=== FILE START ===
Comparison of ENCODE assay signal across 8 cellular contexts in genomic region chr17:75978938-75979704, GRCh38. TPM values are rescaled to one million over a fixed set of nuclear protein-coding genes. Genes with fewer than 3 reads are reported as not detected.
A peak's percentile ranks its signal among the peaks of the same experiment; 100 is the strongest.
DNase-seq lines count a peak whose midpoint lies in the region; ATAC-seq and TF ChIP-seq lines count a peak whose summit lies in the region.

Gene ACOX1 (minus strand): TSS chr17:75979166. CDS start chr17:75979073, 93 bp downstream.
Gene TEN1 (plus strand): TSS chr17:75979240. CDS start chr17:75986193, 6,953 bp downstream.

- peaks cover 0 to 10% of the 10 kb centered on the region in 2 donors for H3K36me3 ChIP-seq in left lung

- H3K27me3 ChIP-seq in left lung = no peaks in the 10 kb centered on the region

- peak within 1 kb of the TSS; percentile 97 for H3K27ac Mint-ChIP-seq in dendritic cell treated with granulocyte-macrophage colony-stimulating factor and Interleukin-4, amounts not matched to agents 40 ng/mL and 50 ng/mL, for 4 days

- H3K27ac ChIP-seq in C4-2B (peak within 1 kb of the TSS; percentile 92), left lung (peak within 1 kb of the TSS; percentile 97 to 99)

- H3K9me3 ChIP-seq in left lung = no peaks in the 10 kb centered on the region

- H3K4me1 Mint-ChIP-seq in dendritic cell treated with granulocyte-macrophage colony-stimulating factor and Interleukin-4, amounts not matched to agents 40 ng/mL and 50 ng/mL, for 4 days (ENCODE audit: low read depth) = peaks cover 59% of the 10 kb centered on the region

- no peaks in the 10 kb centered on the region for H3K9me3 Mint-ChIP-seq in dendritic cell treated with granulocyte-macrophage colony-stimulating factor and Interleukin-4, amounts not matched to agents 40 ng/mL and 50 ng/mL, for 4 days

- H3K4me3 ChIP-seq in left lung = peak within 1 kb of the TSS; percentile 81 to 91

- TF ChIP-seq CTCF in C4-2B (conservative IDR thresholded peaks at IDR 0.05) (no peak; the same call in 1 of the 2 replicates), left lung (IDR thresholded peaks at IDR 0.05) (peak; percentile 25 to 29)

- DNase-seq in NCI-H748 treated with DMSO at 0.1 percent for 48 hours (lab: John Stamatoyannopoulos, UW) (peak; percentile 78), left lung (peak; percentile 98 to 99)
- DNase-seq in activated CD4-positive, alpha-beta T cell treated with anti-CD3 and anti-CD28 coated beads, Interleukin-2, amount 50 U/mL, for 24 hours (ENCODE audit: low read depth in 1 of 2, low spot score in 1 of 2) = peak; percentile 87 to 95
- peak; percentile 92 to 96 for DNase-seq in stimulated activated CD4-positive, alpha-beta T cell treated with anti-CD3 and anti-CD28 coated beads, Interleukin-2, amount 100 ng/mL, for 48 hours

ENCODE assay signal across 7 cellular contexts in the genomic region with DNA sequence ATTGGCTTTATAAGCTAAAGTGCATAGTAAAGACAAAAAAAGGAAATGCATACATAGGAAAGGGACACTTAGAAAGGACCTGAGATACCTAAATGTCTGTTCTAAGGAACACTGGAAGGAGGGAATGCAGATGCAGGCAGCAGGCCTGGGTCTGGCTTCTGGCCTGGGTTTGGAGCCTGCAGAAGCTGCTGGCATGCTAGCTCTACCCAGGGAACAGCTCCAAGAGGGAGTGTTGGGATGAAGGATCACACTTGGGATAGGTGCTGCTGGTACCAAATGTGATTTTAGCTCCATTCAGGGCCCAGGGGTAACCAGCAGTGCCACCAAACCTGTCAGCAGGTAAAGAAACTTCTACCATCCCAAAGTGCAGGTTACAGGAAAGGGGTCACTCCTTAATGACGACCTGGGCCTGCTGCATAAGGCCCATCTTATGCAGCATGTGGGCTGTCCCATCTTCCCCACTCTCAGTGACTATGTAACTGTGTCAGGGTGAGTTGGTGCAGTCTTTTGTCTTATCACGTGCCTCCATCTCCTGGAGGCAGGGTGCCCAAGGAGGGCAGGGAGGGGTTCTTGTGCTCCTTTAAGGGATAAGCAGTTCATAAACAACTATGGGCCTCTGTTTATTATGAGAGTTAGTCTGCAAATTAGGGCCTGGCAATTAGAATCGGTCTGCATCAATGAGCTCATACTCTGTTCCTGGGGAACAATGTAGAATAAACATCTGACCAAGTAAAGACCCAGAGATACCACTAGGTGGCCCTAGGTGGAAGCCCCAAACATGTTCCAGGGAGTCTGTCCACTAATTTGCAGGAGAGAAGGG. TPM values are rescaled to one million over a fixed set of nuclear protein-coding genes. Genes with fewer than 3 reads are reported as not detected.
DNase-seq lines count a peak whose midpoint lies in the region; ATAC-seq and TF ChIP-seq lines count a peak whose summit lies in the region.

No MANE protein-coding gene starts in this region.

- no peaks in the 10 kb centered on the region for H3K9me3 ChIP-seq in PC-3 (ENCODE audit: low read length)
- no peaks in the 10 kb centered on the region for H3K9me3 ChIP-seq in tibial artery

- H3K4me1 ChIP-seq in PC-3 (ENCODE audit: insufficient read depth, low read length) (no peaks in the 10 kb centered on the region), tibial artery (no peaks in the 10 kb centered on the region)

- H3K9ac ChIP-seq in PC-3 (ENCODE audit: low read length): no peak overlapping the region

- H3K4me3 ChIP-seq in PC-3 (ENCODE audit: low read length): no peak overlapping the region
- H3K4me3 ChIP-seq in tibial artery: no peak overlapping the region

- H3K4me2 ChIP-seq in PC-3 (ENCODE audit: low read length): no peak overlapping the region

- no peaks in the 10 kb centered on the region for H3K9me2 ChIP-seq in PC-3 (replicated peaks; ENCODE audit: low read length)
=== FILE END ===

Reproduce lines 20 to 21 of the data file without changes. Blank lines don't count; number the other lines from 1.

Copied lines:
No MANE protein-coding gene starts in this region.

- no peaks in the 10 kb centered on the region for H3K9me3 ChIP-seq in PC-3 (ENCODE audit: low read length)